By Michael Gravitz, Director of Policy & Legislation at Marine Conservation Institute People often ask us how the oceans are doing and whether things are getting better or worse for them. It’s natural to get that question a lot around International Oceans Day, June 8th, when there is more attention in the media about all … Continue reading Happy World Oceans Day!
Featured Pic: Chaunacops coloratus, a rare species of anglerfish discovered in 1891and filmed in the wild for the first time at the Taney Seamounts. Photo courtesy of NOAA. By Samuel Georgian, Marine Biogeographer at Marine Conservation Institute The Taney Seamounts are a chain of five seamounts spanning a distance of 33 miles across the seafloor off … Continue reading Taney Seamounts: Collapsed Calderas and New Species
Featured Pic: Pillow lava, a unique type of basalt rock that forms during underwater volcanic eruptions. Photo courtesy NOAA. By Samuel Georgian, Marine Biogeographer at Marine Conservation Institute Rodriguez Seamount is a 10–12 million-year-old seamount located approximately 42 miles off the coast of southern California. It towers over a mile above the seafloor, with its tallest … Continue reading Rodriguez Seamount – A Geologic Rarity
Ten years ago this month in January 2009, President George W. Bush designated a small island and coral reef system in American Samoa a marine national monument, called Rose Atoll. It is named so after its rosy pink corals. The monument protects 10,000 square miles of ocean from any commercial fishing or other extraction. Since … Continue reading Rose Atoll Abides
By Abbie Dosell, Marine Conservation Institute GLORES Science Intern Some of the world’s most biodiverse and ecologically valuable marine ecosystems are sporadically distributed among different regions and cultures globally. Due to this diversity, a one-size-fits-all marine protected area (MPA) framework is not sufficient to protect biodiversity. Locally Managed Marine Areas, or LMMAs, offer … Continue reading Global Biodiversity Protection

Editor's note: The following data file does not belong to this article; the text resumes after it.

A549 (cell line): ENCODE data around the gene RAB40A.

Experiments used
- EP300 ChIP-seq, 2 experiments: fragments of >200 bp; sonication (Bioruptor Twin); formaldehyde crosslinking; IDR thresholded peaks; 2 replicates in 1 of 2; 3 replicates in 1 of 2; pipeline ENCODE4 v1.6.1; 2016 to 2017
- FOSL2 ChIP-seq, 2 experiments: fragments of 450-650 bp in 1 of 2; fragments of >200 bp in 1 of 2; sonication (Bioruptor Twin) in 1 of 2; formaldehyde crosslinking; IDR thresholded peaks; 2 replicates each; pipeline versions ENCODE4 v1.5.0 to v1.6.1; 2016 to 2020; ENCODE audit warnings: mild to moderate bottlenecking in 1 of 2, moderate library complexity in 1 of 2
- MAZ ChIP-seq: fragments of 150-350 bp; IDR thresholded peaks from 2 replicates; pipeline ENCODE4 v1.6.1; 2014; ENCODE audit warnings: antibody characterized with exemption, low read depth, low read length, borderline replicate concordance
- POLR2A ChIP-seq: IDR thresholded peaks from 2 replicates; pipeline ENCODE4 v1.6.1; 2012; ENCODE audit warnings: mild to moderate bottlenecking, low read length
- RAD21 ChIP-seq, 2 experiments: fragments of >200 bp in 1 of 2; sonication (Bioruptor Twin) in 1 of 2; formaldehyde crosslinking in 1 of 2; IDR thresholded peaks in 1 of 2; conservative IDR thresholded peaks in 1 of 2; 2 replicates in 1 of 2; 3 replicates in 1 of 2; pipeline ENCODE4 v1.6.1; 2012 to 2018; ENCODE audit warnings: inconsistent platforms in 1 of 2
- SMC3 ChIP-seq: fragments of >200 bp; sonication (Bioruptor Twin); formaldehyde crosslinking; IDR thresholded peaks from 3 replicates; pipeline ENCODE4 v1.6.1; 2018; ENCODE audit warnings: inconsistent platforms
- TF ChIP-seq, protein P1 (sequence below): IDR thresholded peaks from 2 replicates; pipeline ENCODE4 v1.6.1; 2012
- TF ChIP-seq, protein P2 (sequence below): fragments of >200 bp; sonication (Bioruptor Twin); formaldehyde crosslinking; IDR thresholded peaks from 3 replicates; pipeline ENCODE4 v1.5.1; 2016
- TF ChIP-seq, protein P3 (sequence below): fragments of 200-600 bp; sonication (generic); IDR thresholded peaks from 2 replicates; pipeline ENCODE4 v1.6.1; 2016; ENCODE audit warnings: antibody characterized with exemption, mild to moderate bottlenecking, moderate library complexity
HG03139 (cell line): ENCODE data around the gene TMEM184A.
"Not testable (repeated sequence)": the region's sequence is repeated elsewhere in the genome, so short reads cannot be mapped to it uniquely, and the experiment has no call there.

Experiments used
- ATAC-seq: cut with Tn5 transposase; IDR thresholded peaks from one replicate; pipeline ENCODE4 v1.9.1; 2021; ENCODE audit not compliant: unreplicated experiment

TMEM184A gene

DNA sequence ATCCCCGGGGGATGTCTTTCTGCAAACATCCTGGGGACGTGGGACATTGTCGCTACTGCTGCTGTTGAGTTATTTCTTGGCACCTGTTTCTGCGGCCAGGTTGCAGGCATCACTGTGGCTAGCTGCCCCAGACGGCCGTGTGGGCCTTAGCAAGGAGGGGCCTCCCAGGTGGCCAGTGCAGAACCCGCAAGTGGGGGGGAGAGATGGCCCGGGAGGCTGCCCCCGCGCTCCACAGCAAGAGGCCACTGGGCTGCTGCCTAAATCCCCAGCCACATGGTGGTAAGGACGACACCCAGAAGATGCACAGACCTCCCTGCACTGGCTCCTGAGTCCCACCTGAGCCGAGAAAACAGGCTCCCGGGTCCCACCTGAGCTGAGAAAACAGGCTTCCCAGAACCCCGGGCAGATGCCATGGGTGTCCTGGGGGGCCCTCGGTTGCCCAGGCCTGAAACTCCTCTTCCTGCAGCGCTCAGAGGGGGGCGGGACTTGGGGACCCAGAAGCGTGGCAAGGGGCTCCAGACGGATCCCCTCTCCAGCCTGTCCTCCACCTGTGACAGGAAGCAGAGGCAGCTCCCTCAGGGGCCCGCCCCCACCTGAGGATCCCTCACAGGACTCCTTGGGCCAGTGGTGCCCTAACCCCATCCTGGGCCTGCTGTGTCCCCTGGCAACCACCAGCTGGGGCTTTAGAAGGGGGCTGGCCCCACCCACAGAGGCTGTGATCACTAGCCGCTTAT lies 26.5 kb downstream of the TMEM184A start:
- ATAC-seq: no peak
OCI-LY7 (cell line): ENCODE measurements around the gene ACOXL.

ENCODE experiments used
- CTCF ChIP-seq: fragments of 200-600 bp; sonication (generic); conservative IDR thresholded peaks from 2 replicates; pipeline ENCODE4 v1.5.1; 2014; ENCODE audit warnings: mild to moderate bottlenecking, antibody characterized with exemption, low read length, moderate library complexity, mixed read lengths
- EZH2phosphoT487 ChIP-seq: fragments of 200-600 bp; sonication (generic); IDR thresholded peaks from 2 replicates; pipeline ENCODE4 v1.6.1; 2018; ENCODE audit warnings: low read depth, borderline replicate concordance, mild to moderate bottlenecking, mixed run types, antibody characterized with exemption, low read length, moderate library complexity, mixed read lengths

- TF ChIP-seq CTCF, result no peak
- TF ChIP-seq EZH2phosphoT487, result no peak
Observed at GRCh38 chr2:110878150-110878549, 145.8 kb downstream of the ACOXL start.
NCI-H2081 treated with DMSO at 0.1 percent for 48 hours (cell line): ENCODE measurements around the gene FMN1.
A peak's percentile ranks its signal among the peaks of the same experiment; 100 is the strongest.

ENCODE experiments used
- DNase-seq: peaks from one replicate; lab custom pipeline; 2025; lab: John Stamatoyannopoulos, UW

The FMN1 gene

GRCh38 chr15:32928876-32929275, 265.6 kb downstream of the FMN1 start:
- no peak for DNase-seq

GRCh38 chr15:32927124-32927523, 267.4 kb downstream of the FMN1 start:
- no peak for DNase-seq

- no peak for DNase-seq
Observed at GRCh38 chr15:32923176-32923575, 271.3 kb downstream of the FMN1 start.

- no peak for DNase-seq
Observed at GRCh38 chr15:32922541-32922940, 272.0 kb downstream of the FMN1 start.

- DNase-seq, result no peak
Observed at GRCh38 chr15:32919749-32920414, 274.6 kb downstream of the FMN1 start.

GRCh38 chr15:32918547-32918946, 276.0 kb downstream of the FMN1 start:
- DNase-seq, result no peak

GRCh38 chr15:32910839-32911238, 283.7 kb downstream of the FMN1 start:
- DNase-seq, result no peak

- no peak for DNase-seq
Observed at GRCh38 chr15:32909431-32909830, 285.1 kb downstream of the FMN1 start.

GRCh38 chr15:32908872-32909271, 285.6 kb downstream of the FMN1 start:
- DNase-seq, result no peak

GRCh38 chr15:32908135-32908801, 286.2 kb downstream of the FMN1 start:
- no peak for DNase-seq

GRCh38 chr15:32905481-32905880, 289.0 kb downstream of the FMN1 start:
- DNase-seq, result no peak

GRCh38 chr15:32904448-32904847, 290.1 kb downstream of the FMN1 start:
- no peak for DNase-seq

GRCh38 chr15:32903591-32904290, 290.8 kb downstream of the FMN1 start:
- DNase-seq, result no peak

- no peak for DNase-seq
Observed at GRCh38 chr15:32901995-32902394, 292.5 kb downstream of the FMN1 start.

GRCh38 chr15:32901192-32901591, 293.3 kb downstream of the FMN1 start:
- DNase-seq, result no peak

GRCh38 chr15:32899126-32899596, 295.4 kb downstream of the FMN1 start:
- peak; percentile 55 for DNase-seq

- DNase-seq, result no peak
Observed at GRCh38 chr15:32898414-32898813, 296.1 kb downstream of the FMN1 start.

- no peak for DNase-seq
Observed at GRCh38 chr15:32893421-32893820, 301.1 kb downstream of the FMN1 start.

This week, we are excited to shine the Global Ocean Refuge System (GLORES) Partner Spotlight on Dr. Alan Friedlander, a member of our esteemed GLORES Science Council! Over the past 35 years, Dr. Friedlander has spent more than 10,000 hours underwater—from coral reefs to the poles, and to depths of thousands of meters. He started … Continue reading GLORES Partner Spotlight: Dr. Alan Friedlander
With World Oceans Day just around the corner, we’re thrilled to announce a new ocean protection program – the Global Ocean Refuge System (GLORES) Accelerator! Through working with environmental organizations, community leaders and governments, the Accelerator program helps ensure that new marine protected areas (MPAs) meet science-based standards to save ocean wildlife. Our … Continue reading Ocean Protection Accelerates
Our Global Ocean Refuge System (GLORES) wants your blue park nominations by March 31! GLORES is a unique award program that improves ocean protection through celebrating exemplary marine protected areas (MPAs). With its awards, GLORES addresses a pressing issue: global marine protection efforts are not keeping pace with threats to ocean wildlife. Many MPAs do … Continue reading Celebrate Blue Parks: Submit Your GLORES Nominations Today!
You’ve probably heard the saying that we know less about the deep ocean than we do about the surface of the moon. According to the National Oceanic and Atmospheric Administration, we have explored less than 5% of the ocean to date, so the saying is pretty accurate. However, as technology improves and scientists are able … Continue reading The Future of the Deep Sea: Undiscovered Wonders at Risk
Remember the rallying cry of the Three Musketeers? When they start their gallant swordfights, they yell, “All for one and one for all!” That’s how we’re resisting the Trump Administration and its attempt to tear our national monuments apart. We’re helping other groups defend our land monuments, and they are helping us defend the marine … Continue reading Save the Marine and Land Monuments: “All for one and one for all”